Revelation as Mirror
This room contained a series of digital stained-glass windows that referenced how the Book of Revelation remains relevant throughout the centuries. The lead-like frame that holds the glass was composed by text from the Book of Revelation as well as digital (LED) light that carried fleeting images from live web searches based on celebrated keywords from this sacred text.
This artwork reflected on our endless preoccupation with deciphering the hidden messages within the highly symbolic Book of Revelation. The work took the form of a series of large wall-mounted metal plates with a highly modern look, whilst it also visually referenced ancient stone tablets. Passages from Revelation were transcribed onto these plates as 'readable' machine language via a CAD laser etching process, and incorporated QR codes that could be scanned by visitors using their mobile phones, instigating automatic web searches based upon the surrounding texts.
A New Jerusalem
This immersive installation explored Revelation's positive outcome, namely the creation of a new Jerusalem descending from heaven into the vacuum of the old world. Audiences were invited to step into a virtual reality 'illuminated' metropolis based upon Revelation's architectural descriptions, constructed using real-time data collected from urban centres via mapping applications and sensor networks.
A New Jerusalem was shortlisted for the prestigious Lumen Prize 2015 and won the Immersive Environment Award.
Michael Takeo Magruder is a visual artist and researcher who works with digital and new media including real-time data, digital archives, immersive environments, mobile devices and virtual worlds. His practice explores concepts ranging from media criticism and aesthetic journalism to digital formalism and computational aesthetics, deploying Information Age technologies and systems to examine our networked, media-rich world. In the last 15 years, Michael’s projects have been showcased in over 250 exhibitions in 30 countries, and his art has been widely supported by numerous funding bodies and public galleries within the UK, US and EU.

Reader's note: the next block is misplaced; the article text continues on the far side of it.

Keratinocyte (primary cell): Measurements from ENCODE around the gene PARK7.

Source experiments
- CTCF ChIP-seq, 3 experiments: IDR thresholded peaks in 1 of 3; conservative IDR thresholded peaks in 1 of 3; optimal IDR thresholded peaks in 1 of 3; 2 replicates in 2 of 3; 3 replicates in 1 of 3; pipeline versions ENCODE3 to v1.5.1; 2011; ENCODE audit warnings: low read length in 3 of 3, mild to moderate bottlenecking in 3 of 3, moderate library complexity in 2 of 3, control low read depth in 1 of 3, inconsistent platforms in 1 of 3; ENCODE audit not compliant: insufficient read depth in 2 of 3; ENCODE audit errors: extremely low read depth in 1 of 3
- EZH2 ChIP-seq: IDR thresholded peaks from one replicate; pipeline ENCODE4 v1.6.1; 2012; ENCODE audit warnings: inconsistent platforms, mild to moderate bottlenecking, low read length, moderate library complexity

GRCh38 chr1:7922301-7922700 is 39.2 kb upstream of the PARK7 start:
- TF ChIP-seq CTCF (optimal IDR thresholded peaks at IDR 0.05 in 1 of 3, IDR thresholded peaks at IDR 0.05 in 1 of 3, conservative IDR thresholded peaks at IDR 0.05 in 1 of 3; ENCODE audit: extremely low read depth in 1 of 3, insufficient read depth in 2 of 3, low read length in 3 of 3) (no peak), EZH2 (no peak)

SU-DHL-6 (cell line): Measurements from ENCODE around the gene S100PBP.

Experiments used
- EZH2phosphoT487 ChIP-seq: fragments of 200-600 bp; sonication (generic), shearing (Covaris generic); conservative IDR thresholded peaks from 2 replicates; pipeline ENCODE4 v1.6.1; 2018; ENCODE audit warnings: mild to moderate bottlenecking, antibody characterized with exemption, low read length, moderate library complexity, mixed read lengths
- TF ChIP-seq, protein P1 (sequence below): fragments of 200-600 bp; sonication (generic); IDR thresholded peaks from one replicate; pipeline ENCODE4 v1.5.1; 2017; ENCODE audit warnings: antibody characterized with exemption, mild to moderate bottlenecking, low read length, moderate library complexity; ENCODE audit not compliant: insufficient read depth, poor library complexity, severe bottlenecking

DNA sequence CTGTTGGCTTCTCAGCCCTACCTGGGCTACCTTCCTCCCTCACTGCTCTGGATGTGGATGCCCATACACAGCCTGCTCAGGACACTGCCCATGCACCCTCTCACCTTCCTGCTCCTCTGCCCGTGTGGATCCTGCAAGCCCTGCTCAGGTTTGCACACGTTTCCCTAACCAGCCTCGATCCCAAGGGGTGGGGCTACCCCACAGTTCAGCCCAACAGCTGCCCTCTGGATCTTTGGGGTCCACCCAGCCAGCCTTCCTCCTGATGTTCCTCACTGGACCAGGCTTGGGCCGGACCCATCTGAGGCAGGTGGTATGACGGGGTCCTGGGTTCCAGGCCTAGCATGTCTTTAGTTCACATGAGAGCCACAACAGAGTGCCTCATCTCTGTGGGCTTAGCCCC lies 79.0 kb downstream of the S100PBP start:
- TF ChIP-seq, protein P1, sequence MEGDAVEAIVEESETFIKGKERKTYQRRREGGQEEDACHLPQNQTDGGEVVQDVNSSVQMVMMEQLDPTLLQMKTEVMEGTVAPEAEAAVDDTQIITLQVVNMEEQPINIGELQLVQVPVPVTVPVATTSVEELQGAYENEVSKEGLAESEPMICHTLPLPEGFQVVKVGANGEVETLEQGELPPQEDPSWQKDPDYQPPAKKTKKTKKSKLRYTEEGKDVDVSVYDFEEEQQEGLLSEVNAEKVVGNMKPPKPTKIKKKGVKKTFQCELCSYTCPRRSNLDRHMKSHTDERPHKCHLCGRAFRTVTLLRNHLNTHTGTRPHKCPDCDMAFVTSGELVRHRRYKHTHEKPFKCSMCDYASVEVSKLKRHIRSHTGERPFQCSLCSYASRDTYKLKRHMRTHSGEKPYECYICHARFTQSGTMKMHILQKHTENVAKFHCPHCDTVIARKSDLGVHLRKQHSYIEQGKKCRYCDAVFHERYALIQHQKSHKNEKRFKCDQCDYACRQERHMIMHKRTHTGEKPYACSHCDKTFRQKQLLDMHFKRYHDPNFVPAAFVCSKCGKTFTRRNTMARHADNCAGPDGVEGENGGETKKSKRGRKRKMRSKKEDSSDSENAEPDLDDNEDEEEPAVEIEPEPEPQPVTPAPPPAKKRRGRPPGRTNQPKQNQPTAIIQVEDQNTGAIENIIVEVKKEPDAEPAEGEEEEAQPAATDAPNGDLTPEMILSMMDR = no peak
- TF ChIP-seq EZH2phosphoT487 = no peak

In 2010, Michael was selected to represent the UK at Manifesta 8, the European biennial of contemporary art and several of his most well-known digital artworks were added to the Rose Goldsen Archive of New Media Art at Cornell University. More recently, in 2014 Michael was commissioned by the UK-based theatre company Headlong to create two new artworks: PRISM (a new media installation reflecting on Headlong’s production of George Orwell’s 1984) and The Nether Realm (a living virtual world inspired by Jennifer Haley’s new play, The Nether).
A symposium on De/coding the apocalypse and its theological and artistic themes was held on 3 December 2014 at King's with the artist, curator and academics behind the exhibition. The discussion focussed on the guiding idea at the origin of the project, its process in the form of research, and its ultimate realisation as an exhibition.
Participants included Michael, curator Alfredo Cramerotti, lead academic Professor Ben Quash, and three of the four academic ‘readers’ of the Book of Revelation whose ideas informed the artist’s work, namley Professor Edward Adams, Dr Michelle Fletcher, Professor Aaron Rosen, and Dr Simon Woodman.
On 21 November 2015, four of the academics who worked with Michael during his residency contributed to a panel discussion about the exhibition at the international conference of the Society of Biblical Literature (SBL) held that year in Atlanta, US. The session was called De/coding the apocalypse: Contemporary Artistic Insights into the Past, Present, and Future of the Book of Revelation and was part of the conference theme Visual Contact with the Apocalypse.
A recording of the 2014 conference at King's is available in two parts below: